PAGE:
Manfriend

It’s nice to have people to hang out with in foreign cities. Earlier I met up with Fenny again. I first met him on Monday and – like those interweb stranger danger guides recommend – we met in a well lit public place. But then we went to a cool Japanese restaurant and had noodles and beer. But tonight we walked around the nearby streets, and did a walk-by on Buckingham Palace. Fenny is very cool and he did not sexx0r me, despite rumours to the contrary. Photographic evidence is forthcoming.

Then I (eventually) met up with Ani, the well-travelled divorcee and Nick her special interweb manfriend. It just happens that we were both in London at the same time so we managed to meet up and had a drink at a gay bar.

Tomorrow I will have the pleasure of spending 24 hours on an aeroplane (yeah, yeah, yeah, it sucks, etc). But I’ll deal with it. I have my Walkman and my Girls Aloud CD.

Gay pillow guy

I went to the British Museum and saw Mr Wellcome’s collection of miscellaneous assorted old crap. It was interesting. There was an ancient Roman statue that was a horses back legs and tail, but with a penis at the front. Then I saw the Rosetta stone, a couple of mummies, then I realised that I was actually quite bored. Oh no, museum fatigue!

Then I got a bit lost and ended up in Islington, but managed to find my way to St Paul’s Cathedral. I walked up the 500+ steps to the top and enjoyed the panoramic views of London, etc, etc.

While I was having lunch in the cathedral’s cafe, a German boy, probably about 13 years old, said to me “Can you help me. I am very horny.” All the cool things I could have said (“OMG, me too!!!!!”) soon disappeared and I ended up saying “Oh… I don’t really know what to say.” Urgh, how English. Then his mother came and sat down next to me and I kept looking at him and get was getting all nervous and twitchy. Ah ha ha!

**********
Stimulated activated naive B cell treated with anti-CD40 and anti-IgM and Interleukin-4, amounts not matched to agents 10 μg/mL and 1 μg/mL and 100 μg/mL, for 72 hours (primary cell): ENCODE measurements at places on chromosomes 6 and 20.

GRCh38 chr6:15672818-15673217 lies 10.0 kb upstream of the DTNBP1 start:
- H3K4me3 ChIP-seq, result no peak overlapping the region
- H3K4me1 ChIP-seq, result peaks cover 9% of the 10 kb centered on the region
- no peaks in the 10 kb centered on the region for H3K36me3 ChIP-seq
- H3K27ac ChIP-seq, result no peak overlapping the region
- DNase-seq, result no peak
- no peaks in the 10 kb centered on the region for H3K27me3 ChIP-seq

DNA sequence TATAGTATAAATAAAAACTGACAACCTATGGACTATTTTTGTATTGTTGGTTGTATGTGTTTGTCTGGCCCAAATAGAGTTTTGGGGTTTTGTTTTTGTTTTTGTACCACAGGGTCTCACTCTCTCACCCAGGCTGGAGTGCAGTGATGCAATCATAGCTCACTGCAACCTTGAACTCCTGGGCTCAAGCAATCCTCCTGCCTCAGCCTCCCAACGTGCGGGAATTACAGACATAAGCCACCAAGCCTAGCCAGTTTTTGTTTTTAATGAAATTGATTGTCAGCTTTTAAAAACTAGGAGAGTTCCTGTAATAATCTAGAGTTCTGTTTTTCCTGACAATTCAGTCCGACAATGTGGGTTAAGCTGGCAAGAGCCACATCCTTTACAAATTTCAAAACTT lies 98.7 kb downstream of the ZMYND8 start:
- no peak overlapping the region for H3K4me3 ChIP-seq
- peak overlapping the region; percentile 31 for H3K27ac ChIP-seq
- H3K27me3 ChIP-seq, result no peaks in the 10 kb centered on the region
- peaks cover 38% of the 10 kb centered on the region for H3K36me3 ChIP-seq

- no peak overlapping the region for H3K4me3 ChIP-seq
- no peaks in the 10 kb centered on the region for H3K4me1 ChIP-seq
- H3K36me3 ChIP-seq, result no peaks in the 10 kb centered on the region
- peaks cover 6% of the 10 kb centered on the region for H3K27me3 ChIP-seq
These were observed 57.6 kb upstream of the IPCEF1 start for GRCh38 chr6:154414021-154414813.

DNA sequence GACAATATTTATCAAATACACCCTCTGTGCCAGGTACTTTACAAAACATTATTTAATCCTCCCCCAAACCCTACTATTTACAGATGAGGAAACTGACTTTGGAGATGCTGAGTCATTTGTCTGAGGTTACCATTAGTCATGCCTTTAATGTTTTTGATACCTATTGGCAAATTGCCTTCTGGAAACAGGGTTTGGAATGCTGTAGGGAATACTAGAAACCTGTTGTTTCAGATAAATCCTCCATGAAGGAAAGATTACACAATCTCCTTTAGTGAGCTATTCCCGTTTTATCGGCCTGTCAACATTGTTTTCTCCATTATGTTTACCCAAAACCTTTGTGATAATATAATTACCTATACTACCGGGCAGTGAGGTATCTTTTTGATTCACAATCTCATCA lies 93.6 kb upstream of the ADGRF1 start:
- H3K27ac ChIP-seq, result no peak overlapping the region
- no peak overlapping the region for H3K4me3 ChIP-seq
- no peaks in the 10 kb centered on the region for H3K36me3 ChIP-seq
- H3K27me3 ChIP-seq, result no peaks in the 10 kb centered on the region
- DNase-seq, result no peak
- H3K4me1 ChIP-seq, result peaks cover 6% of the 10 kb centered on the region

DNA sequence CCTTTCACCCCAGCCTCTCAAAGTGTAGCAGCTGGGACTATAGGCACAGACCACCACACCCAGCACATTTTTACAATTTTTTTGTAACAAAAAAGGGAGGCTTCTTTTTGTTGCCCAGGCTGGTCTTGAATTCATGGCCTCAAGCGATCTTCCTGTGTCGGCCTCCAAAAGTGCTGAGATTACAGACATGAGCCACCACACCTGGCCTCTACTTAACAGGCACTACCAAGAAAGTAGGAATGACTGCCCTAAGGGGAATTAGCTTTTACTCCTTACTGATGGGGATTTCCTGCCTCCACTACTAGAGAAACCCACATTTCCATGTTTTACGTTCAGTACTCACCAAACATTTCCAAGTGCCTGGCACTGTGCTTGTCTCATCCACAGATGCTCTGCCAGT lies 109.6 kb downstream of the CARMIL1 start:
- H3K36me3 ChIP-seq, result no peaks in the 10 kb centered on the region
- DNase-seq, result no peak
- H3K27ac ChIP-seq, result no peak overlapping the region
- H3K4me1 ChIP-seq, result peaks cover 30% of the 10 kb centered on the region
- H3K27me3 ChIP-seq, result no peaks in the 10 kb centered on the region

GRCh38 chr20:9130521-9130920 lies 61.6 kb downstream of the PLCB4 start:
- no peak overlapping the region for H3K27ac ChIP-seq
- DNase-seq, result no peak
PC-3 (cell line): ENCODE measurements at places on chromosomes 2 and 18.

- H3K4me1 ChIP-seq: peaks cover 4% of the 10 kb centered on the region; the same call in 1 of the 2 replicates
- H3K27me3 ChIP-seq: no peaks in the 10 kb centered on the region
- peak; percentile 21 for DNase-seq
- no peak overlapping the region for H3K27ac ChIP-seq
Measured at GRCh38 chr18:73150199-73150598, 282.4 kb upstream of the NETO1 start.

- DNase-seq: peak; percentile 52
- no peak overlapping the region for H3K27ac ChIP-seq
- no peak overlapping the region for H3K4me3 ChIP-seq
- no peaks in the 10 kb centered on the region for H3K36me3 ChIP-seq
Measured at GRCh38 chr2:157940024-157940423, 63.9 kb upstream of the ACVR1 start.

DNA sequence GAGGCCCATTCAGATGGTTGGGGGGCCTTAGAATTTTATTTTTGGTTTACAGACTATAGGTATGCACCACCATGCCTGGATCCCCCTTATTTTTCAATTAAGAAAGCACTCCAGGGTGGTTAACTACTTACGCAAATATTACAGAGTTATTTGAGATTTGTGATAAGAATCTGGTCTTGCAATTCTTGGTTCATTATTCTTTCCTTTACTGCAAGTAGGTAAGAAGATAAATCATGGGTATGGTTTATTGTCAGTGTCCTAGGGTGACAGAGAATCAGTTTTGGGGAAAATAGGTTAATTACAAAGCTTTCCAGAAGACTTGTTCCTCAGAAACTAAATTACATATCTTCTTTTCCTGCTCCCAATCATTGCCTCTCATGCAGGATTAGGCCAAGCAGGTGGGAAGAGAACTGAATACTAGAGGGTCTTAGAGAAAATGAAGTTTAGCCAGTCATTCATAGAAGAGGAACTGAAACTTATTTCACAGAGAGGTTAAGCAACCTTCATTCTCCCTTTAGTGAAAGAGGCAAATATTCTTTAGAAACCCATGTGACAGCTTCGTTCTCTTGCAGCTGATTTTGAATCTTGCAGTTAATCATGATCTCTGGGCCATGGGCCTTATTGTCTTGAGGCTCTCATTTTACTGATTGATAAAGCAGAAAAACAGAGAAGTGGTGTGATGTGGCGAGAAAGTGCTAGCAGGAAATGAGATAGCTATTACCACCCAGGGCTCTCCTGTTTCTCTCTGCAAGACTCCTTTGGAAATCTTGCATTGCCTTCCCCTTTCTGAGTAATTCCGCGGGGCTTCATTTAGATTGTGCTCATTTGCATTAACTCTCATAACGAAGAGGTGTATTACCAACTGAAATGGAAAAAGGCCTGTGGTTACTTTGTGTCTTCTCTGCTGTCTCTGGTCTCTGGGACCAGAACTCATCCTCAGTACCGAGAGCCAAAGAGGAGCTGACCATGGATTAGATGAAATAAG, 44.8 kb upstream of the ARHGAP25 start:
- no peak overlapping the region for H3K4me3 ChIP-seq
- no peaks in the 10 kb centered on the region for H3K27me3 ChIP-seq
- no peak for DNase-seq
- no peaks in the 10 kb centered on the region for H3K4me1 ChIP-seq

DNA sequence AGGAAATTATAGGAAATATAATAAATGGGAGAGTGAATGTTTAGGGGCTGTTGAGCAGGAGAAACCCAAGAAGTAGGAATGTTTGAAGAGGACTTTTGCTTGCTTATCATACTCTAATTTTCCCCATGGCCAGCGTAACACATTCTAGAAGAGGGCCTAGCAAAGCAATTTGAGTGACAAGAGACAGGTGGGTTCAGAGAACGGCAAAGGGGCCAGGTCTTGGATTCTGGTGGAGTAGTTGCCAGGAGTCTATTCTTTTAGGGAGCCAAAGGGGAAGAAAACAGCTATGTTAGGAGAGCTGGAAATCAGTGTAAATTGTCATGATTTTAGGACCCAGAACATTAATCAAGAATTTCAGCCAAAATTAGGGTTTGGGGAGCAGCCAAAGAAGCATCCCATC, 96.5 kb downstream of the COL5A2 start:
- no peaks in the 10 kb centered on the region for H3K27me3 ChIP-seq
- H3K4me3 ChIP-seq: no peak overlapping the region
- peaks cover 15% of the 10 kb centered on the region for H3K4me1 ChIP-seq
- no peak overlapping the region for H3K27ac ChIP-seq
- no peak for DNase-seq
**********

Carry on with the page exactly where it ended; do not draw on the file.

I need a few more days in warm ‘n’ sunny London, but I have to go back to cold and miserable New Zealand tomorrow. Twenty four hour flight, grrr, etc.

Class

I visited the Tower of London. It was just like a Paddington Bear story I remember reading when I was a wee girl. A Beefeater gave a guided tour and made lots of sexist, but funny jokes.

I saw the crown jewels (ooh!). There’s a conveyer belt that runs along the cases so it keeps the line moving. It’s like Disneyland, except with millions of dollars worth of jewels. It would have been cool if there had been animated heads of former (and present) monarchs wearing their jewels and saying a bit about it. “Hellay. We are the Queen Mother. We like drinking gin. Burp. Ooh!” Yeah, that’d rule. I can’t understand why they don’t do that…